Cultural groups pressing for money from possible sales tax increase

Officials from theaters, museums and other cultural institutions have renewed their press to get a cut of the possible $2.6 billion that would be raised over 10 years from an increase in Palm Beach County’s sales tax.

Pro-sales tax emails are again popping in the in boxes of Palm County commissioners, who, along with the county School Board members, are considering a one cent on the dollar increase in the sales tax to raise money for school equipment and upgrades to roads, bridges and buildings. A sales tax increase would have to be approved by voters through a referendum.

Arts and culture groups argue that directing some of the money to their organizations would allow them to grow and enhance the quality of life in the area.

The Palm Beach County League of Cities is considering the newest proposal today, which has the backing of the Cultural Council of Palm Beach County and Rick Asnani, who has overseen several successful ballot initiatives over the past dozen years.

Check with http://www.mypalmbeachpost.com later today for more on this topic.

Cultural Council President Rena Blades
Cultural Council President Rena Blades

Attorney General opinion sought on fire rescue tax swap law

An attorney general’s opinion is being sought to clarify a key aspect of a 2009 law allowing governments to raise their sales tax to pay for fire rescue services while reducing property taxes used for that purpose.

The Professional Firefighters and Paramedics of Palm Beach County Local 2928 has pushed the tax swap, but county commissioners and County Attorney Denise Nieman have raised questions about how excess sales tax revenue could be used.

The law says sales tax revenue is to be used for fire rescue services and requires governments to cut property taxes by the same amount generated by the sales tax hike.

What’s not clear, commissioners say, is what happens if the sales tax hike raises more money than it costs to pay for fire rescue services. Commissioners fear they would have to cut property taxes – and the services they pay for – while excess sales tax money piles up, untouchable because fire rescue services are covered.

Union officials have said the law would allow governments to use the sales tax revenue. Commissioners aren’t so sure.

Nieman and a lawyer for the union met on Friday and could not come to agreement on the law. They did agree to seek an opinion from the attorney general.

“It is difficult to predict with any certainty when or even if the attorney general will issue an opinion,” Nieman wrote to commissioners.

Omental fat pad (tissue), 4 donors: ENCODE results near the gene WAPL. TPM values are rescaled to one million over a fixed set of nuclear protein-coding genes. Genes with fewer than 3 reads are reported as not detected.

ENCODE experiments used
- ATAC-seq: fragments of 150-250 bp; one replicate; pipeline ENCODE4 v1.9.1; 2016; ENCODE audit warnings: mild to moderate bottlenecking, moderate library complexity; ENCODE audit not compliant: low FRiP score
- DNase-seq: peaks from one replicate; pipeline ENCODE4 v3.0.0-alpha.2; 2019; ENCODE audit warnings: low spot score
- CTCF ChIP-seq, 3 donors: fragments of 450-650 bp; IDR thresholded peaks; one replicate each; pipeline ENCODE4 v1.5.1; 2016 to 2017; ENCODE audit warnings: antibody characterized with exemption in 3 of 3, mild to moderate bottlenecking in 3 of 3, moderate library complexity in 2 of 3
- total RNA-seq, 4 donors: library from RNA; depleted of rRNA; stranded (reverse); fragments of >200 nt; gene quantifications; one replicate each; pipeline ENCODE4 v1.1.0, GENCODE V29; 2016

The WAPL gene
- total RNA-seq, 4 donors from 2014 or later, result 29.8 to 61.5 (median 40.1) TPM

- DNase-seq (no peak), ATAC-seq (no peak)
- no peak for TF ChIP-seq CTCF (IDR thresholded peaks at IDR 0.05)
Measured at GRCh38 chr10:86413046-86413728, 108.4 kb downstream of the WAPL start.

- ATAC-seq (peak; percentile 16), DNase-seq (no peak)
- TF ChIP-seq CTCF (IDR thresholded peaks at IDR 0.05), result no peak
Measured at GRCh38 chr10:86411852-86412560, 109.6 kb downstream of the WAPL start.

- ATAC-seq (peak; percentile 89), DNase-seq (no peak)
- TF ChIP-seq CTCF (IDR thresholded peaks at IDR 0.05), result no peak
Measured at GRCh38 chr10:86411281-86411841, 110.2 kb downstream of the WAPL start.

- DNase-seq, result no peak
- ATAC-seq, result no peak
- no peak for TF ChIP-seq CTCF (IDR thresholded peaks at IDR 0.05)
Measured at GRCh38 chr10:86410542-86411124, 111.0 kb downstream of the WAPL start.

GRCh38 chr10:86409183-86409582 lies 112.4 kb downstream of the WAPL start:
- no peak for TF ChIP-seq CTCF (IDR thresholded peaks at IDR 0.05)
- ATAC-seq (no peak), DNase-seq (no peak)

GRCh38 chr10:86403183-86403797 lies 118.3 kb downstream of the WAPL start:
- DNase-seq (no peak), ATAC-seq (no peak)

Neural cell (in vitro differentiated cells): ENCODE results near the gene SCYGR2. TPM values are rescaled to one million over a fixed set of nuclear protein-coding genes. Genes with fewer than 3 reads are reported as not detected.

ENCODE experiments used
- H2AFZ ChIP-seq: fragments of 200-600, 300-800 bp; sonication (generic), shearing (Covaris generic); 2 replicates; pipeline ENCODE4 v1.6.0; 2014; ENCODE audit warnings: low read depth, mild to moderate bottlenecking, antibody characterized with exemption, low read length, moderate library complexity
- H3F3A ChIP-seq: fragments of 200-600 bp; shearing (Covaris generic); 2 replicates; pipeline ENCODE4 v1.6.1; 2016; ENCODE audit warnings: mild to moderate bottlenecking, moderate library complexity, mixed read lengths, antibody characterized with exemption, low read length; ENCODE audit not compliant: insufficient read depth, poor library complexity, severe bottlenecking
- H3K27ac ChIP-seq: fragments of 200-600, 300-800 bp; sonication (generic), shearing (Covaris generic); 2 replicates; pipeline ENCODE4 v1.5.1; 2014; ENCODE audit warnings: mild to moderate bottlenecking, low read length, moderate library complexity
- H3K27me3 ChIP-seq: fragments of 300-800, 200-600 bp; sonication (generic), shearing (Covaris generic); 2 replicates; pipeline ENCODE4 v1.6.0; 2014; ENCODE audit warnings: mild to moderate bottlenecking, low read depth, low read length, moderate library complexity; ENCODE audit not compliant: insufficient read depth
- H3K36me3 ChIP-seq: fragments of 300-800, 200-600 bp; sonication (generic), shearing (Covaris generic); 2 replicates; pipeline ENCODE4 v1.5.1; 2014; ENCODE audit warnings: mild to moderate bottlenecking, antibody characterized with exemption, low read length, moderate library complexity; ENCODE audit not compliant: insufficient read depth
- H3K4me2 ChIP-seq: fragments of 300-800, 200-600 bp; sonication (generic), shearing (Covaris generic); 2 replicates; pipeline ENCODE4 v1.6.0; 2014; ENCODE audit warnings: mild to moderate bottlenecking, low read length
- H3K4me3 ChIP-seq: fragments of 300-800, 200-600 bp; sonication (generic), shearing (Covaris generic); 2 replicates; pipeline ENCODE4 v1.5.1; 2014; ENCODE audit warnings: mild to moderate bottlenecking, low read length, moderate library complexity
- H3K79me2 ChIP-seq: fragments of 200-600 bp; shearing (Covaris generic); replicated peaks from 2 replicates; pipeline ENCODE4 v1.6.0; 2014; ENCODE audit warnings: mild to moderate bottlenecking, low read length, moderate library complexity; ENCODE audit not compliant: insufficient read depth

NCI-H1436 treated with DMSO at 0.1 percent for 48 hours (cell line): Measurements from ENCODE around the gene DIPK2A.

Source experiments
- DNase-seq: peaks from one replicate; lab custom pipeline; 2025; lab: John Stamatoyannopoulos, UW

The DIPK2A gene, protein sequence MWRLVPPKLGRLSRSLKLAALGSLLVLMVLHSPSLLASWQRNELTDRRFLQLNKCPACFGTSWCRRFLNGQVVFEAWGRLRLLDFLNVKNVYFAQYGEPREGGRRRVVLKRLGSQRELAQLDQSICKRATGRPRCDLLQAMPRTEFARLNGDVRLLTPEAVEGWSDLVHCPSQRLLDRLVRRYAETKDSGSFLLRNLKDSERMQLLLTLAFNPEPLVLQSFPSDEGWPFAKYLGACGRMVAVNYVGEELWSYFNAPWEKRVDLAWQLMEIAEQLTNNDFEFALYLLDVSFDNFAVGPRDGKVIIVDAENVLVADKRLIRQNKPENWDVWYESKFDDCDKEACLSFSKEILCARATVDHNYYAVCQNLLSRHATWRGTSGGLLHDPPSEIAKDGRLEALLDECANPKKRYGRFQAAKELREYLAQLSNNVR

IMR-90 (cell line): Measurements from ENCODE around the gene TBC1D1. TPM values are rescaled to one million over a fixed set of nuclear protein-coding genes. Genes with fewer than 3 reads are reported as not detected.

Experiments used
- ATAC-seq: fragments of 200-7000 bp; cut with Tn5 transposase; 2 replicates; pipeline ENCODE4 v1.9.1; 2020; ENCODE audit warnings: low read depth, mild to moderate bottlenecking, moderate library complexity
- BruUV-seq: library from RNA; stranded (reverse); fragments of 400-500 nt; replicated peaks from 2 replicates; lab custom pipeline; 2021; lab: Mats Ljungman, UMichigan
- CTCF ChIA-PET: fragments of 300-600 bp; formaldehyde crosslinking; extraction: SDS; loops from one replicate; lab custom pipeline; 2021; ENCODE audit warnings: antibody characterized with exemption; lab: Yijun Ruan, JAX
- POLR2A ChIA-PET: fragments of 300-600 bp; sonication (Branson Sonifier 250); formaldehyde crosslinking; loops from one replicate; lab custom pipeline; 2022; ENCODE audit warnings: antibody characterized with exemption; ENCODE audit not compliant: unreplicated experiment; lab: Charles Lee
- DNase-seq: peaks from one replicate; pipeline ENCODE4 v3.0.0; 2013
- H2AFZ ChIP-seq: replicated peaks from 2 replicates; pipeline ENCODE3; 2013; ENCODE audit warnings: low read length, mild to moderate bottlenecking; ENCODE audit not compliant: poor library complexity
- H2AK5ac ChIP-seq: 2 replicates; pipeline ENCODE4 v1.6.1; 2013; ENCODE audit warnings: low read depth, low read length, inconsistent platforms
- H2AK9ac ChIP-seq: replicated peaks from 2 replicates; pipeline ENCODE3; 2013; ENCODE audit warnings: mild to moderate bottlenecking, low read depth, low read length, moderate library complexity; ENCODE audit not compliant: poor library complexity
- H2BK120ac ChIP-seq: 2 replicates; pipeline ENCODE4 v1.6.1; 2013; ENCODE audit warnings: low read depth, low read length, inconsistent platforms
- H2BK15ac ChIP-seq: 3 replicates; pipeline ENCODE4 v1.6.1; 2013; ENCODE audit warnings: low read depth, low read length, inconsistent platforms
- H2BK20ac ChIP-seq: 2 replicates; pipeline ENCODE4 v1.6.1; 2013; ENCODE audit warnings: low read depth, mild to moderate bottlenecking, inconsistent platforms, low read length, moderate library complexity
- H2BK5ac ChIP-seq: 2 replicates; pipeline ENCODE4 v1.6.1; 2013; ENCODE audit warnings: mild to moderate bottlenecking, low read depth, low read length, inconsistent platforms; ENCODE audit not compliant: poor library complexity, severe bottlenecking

The fire rescue sales tax would have to be approved by voters through a referendum, but commissioners would first have to agree to place it on the ballot.

Union officials say they want to go to voters in August. Commissioners are exploring the idea of having a separate sales tax increase on the ballot in November. That sales tax increase would raise money for roads, bridges, buildings and school equipment.

County Attorney Denise Nieman (center) speaks with County Commissioner Hal Valeche during a meeting of the Palm Beach County Board of County Commissioners Tuesday, January 27, 2015. Commissioners voted unanimously to ask Uber to stop operating in the county unless the company follows the current county law regulating taxis and limousines. (Bruce R. Bennett / The Palm Beach Post)
County Attorney Denise Nieman (center) (Bruce R. Bennett/The Palm Beach Post)

 

 

Images show massive scale of planned Westlake project near Acreage

Minto Communities Vice President John F. Carter said his firm’s giant development project on Seminole Pratt Whitney Road will create thousands of jobs in Palm Beach County and have an economic impact of $1 billion over the next two decades.

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This layout shows the plans for the town center portion of Westlake, a Minto community. (All images provided by Minto)

The project, formerly known as Minto West and now to be called Westlake, has been the subject of intense debate about growth in the county.

Carter offered updates and details on the project during an Economic Forum luncheon Thursday at the Kravis Center.

Complete coverage of Carter’s presentation can be found here.

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Plans for Westlake include commercial, residential and recreational areas.

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